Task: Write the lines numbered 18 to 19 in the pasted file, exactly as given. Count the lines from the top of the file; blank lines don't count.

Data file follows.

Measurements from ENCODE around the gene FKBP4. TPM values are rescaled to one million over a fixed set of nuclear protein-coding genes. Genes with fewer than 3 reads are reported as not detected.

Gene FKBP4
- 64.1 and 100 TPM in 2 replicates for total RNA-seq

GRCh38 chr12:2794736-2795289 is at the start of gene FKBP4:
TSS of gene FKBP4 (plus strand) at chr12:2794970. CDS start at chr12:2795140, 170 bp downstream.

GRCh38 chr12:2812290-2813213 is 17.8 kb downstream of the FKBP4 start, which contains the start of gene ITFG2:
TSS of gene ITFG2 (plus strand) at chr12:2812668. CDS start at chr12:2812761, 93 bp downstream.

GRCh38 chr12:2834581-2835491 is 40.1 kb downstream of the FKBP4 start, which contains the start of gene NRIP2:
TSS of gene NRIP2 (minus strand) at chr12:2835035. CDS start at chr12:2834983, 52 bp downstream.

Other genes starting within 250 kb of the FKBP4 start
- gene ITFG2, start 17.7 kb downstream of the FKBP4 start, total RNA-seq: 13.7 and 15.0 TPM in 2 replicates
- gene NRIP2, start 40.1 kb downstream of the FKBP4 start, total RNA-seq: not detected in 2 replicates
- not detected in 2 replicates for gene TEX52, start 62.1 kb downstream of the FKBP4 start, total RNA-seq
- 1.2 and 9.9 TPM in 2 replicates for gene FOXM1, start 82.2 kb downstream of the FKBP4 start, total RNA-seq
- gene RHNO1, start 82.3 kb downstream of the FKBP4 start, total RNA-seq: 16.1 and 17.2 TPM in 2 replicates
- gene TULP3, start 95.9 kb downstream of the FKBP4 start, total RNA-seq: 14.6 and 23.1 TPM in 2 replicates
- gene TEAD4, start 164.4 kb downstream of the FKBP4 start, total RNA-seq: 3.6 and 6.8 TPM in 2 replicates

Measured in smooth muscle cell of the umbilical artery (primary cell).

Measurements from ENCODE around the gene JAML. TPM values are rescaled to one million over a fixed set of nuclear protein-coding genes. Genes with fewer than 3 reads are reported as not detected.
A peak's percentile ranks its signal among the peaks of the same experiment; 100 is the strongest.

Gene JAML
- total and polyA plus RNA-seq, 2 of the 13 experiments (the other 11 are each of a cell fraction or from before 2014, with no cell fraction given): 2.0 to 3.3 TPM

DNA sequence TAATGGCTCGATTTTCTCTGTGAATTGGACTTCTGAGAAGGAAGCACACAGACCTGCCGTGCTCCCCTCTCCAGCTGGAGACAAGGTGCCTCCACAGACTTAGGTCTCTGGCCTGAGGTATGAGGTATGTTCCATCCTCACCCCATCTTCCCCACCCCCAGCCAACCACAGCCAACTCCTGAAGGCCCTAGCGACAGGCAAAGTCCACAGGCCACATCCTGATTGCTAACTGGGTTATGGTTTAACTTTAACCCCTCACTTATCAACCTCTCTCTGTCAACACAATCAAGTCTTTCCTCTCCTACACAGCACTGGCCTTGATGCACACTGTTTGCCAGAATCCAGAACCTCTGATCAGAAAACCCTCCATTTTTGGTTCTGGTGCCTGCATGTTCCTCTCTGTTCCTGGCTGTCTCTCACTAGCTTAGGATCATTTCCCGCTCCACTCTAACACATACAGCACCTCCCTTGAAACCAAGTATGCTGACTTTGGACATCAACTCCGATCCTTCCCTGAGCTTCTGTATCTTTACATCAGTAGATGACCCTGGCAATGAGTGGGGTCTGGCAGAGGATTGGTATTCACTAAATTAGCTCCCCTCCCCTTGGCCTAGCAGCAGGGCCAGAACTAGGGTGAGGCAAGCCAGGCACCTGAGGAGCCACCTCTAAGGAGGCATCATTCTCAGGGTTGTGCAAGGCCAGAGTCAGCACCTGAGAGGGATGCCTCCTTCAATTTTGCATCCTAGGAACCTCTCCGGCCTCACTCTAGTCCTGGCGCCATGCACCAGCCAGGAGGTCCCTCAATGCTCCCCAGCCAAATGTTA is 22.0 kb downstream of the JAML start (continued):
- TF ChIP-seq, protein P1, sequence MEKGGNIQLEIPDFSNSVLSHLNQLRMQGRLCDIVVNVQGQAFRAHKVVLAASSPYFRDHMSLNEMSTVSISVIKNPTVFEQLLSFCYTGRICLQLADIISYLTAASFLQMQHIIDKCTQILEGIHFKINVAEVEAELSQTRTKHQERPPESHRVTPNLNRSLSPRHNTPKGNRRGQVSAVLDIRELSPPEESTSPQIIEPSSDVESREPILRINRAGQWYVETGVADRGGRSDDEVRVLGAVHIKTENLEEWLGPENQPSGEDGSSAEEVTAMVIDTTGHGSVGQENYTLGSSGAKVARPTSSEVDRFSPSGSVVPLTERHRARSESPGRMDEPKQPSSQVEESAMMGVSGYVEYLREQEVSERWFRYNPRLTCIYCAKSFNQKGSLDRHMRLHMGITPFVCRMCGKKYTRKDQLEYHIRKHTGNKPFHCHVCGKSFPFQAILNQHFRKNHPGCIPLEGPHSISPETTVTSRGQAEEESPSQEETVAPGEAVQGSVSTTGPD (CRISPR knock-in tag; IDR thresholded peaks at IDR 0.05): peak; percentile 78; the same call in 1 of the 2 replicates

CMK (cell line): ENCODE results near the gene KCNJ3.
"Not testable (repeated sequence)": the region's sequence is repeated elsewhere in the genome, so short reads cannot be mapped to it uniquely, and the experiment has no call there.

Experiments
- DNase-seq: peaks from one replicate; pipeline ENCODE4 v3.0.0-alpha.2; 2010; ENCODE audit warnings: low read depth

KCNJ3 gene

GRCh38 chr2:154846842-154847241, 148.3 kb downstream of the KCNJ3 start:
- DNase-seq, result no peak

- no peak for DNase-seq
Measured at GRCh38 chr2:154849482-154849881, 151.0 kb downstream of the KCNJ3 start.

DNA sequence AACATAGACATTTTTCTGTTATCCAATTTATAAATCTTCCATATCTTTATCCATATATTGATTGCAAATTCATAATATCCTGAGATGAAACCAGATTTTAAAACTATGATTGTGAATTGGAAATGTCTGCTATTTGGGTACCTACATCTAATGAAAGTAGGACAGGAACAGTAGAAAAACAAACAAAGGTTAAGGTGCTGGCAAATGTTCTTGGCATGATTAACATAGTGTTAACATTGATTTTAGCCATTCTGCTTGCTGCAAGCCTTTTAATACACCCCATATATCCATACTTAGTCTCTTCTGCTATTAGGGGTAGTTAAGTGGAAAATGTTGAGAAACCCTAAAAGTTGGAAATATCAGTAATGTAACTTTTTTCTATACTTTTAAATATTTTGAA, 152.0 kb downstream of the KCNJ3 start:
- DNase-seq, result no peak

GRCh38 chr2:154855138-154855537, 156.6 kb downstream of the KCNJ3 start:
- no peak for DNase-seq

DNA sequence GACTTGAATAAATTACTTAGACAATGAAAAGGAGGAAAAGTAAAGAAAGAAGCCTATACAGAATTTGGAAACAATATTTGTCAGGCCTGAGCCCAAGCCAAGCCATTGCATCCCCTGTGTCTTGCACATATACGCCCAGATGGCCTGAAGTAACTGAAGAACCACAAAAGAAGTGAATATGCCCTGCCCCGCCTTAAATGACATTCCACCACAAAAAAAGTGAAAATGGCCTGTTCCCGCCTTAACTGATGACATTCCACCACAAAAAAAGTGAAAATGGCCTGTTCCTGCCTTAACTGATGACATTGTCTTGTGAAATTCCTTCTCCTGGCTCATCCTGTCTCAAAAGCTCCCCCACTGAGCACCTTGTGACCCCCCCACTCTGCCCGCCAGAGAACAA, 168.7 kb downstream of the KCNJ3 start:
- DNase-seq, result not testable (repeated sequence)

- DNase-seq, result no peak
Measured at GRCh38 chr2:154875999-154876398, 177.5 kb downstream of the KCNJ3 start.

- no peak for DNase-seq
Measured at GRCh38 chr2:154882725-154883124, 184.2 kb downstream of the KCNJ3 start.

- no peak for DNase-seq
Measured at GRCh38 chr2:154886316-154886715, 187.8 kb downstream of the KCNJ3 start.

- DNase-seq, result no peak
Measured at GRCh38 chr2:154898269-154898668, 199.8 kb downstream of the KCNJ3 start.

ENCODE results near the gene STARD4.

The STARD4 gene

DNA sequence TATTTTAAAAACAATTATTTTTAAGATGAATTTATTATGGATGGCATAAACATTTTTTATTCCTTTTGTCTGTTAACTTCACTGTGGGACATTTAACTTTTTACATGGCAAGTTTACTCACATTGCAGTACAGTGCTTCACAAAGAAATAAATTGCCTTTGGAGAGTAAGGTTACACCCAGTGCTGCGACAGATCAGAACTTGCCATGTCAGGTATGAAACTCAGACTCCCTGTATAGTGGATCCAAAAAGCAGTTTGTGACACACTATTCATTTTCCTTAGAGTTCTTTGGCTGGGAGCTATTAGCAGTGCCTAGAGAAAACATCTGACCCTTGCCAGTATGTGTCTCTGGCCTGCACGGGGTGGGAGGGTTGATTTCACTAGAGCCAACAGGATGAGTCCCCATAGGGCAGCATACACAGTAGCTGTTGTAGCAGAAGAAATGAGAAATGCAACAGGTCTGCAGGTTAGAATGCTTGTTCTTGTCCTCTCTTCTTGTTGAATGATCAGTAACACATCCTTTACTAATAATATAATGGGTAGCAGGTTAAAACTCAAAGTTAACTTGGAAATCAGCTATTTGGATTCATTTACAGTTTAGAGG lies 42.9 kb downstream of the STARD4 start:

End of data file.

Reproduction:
Measured in smooth muscle cell of the umbilical artery (primary cell).

Measurements from ENCODE around the gene JAML. TPM values are rescaled to one million over a fixed set of nuclear protein-coding genes. Genes with fewer than 3 reads are reported as not detected.